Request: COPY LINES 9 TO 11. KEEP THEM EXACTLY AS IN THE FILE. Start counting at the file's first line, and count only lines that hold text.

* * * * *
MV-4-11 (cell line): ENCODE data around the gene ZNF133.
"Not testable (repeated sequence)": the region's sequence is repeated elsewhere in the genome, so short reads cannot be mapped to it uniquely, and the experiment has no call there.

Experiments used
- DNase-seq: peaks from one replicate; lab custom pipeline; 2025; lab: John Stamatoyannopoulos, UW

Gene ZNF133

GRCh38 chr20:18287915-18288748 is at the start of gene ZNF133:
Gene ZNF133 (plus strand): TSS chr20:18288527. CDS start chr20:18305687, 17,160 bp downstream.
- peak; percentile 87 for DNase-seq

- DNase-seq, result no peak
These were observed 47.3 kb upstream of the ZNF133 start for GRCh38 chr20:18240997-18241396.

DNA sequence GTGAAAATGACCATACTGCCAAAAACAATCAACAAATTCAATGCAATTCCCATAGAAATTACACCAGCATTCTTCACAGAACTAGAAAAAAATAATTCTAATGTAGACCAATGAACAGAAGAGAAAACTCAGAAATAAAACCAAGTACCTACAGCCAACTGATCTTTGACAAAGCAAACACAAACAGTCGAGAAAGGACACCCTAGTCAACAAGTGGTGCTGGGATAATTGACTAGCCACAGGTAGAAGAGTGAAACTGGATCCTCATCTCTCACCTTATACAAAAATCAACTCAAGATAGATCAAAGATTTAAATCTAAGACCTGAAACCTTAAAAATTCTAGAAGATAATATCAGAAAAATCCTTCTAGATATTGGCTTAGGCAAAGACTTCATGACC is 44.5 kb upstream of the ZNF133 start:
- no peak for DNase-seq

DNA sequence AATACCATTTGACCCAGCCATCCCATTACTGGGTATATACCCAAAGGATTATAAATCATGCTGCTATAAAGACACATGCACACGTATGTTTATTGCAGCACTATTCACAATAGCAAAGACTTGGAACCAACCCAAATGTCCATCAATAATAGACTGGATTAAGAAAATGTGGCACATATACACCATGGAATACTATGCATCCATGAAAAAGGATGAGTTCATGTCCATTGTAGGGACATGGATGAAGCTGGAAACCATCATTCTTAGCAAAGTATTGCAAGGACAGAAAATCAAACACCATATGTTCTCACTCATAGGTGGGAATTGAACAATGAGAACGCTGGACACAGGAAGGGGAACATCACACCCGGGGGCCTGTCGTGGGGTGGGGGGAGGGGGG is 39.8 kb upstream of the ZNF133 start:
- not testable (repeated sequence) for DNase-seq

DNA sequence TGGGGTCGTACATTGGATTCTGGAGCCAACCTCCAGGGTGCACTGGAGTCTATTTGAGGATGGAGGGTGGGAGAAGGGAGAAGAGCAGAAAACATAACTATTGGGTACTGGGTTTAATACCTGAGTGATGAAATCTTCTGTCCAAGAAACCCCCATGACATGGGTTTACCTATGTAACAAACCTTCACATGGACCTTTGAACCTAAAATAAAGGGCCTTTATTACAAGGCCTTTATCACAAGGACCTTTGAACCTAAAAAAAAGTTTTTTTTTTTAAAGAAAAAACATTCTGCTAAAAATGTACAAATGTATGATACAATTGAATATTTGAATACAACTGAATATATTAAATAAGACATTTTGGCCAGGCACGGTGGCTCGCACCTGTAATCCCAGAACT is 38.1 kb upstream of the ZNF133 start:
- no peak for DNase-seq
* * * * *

- DNase-seq, result no peak
These were observed 47.3 kb upstream of the ZNF133 start for GRCh38 chr20:18240997-18241396.

DNA sequence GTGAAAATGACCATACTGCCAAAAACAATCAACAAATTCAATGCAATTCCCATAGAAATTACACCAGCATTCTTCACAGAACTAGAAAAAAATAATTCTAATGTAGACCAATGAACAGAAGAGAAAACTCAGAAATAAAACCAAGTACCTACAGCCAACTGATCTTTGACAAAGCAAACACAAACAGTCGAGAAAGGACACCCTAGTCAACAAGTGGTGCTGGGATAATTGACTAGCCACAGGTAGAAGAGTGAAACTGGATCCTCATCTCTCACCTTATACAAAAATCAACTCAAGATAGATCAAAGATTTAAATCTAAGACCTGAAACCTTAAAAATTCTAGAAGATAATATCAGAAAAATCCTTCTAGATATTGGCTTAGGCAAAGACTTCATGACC is 44.5 kb upstream of the ZNF133 start: